Apocalypse Not: Report of Defense Department Disaster Plan Overblown

Predictions of doom and apocalypse always make good press, and the combination of an election year’s hyperbole and a very real economic crisis in September and October just made predictions of doom seem all the more plausible.


So, when it was reported recently that the Department of Defense was preparing plans to suppress civil unrest following an economic collapse, it all seemed sort of plausible. Fitting, even. After all, the economic news had been running pretty much even between the idea that we were merely entering another Great Depression and that things were about to get really bad.

It certainly sounds scary. Think how much more scary it would be if it were actually true.

If we follow the links to the actual paper, “Known Unknowns: Unconventional ‘Strategic Shocks’ in Defense Strategy Development,” by Norman Freier (LTC, Ret.), though, we find out something else. First of all, there’s the paragraph that starts the paper:

The views expressed in this report are those of the author and do not necessarily reflect the official policy or position of the Department of the Army, the Department of Defense, or the U.S. government.

Right away, we see one little hint that this might have been a bit overstated — this isn’t actually a DoD plan at all. It’s what is known, technically, as a “War College white paper.”

Here’s how it works: Someone has an idea and writes it up. They get a publication and with luck they get their names known in the community; this leads to more assignments to write papers, grants, conference attendance, and so on. It’s the way you make a living and a reputation as an academic after a military career.

It’s actually a good and useful thing — and in fact, Freier’s paper is a good one, with good ideas — but the problem comes when someone with not much experience, or on deadline, or trying to make a reputation as an investigative journalist, picks one up. Like this time.


Freier’s white paper takes its title from the famous Rumsfield-ism. His point is that the Departments of Defense and Homeland Security ought to make an effort to think about events outside the usual tactical planning — the “strategic shocks” like the 9/11 attack — that require radical changes in our way of thinking and very different kinds of national defense efforts. Freier discusses how different some of our defense ideas have had to become in the last eight years, and argues that the defense community has to start thinking about the outliers, the “black swans.” And he’s right: it’s not like the old days when a war started with a declaration, a major buildup, a surprise attack on a U.S. territory, or the shooting of an Austrian prince by a Serbian nationalist.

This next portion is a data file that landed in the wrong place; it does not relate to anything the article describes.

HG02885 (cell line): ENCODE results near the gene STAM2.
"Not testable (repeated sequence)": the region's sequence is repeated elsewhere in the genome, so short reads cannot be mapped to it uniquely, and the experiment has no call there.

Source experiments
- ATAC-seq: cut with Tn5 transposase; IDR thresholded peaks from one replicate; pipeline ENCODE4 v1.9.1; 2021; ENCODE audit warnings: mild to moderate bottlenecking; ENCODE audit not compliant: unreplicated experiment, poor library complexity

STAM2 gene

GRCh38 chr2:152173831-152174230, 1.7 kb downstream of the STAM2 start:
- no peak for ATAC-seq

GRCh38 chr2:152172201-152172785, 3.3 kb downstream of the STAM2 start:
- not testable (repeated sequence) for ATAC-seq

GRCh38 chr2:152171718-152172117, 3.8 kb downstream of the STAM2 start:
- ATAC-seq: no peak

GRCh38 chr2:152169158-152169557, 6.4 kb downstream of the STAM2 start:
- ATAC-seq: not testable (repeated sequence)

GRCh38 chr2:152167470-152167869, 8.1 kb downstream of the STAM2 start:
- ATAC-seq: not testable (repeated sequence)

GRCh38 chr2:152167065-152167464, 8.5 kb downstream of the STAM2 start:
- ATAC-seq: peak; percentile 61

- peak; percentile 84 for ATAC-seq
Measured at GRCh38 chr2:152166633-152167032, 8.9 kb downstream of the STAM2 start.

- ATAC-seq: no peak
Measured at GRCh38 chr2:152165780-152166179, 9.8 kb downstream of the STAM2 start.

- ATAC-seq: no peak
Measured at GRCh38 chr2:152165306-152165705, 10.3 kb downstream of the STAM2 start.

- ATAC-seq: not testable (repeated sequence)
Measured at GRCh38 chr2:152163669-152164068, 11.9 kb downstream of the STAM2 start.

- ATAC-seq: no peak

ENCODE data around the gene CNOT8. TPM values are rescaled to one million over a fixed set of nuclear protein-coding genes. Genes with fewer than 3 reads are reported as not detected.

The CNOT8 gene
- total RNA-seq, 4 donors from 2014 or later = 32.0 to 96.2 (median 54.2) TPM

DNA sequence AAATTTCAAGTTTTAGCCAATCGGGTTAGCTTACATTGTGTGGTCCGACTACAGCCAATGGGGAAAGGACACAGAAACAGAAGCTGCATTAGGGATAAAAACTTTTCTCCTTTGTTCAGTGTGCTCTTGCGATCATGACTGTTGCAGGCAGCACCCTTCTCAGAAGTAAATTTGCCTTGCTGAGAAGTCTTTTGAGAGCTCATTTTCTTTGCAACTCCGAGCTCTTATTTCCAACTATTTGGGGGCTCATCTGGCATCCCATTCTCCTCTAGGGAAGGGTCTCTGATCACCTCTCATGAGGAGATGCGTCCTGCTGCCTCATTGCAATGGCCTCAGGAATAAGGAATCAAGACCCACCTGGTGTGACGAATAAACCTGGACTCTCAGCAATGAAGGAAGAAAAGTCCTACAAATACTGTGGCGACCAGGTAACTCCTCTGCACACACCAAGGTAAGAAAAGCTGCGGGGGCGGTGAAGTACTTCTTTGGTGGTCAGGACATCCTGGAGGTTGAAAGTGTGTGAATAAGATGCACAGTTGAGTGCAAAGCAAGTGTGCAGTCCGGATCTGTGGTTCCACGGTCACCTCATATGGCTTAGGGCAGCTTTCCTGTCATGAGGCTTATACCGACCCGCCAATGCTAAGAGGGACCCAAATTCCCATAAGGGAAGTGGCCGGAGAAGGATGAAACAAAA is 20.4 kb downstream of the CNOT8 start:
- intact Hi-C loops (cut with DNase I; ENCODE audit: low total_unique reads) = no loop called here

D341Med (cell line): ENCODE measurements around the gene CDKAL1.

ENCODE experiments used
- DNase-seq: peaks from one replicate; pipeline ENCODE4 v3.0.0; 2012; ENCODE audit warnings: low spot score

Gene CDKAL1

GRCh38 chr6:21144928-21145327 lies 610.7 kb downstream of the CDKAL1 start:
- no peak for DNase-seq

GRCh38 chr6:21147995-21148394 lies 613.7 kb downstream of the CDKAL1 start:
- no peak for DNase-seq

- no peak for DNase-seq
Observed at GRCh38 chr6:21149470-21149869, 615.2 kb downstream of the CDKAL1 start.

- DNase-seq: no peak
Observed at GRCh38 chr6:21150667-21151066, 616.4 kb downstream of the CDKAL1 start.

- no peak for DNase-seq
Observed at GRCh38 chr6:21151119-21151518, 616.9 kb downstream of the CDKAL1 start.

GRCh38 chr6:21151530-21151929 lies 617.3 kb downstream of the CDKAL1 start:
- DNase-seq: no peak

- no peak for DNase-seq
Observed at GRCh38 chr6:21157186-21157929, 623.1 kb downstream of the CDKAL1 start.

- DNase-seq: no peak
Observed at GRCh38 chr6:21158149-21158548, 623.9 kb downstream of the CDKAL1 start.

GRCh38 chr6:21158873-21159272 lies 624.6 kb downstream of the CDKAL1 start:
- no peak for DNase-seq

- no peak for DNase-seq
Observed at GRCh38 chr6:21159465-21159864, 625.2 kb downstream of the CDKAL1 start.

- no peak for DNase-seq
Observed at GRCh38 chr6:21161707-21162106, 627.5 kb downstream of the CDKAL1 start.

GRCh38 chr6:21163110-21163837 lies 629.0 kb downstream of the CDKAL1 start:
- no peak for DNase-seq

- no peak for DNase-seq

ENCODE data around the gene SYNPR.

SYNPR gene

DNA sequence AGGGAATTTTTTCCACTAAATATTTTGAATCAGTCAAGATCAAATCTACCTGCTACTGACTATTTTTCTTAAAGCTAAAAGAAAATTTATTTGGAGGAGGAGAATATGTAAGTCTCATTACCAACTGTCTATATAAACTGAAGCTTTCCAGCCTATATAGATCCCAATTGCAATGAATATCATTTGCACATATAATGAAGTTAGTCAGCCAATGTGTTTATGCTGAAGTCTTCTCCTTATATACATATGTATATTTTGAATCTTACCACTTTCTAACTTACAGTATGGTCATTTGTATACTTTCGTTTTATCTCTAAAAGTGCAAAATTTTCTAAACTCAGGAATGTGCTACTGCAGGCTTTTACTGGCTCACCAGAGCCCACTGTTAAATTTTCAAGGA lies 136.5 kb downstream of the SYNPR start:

Oh, wait. Those weren’t really expected, either.

In fact, Freier is making a point that the military establishment needs to be reminded of on a regular basis: the threats that will hurt the worst are the ones that come from unexpected quarters; it therefore is important to make sure there are as few really unexpected quarters as possible. Toward that end, and on page 38 of 44 pages, he suggests three scenarios that might make people at DoD think:

  • “Strategic State Collapse”: the collapse of a strategically important nation. (Actually, didn’t that happen once, back in the 80s?)

  • “Violent, Strategic Dislocation Inside the United States”: Some unforeseen and unexpected event that leads to social collapse, like a nationwide pandemic or a WMD attack.


  • “Politics, Economics, Social Action, and Political Violence as Hybrid War”: That is, “the prospect that hostile state and/or nonstate actors might individually or in concert combine hybrid methods effectively to resist U.S. influence in a nonmilitary manner.” (Again, this actually sounds familiar: isn’t that a lot like the USSR’s role in the Cold War?)

And that’s it. From pages 31 to 33 in a 36-page white paper (44 including footnotes).

From this, people compounded a secret Defense Department plan to deal with imminent social disorder.

I’ve been a member of the “working press” for a year now, and I have to admit that it gives me a very different picture than I used to have. I’m aware in a way I never was before of the way that deadlines and the need for copy to fill the pages can press on you. I sympathize; I really do. But I wish someone would have read the study first.


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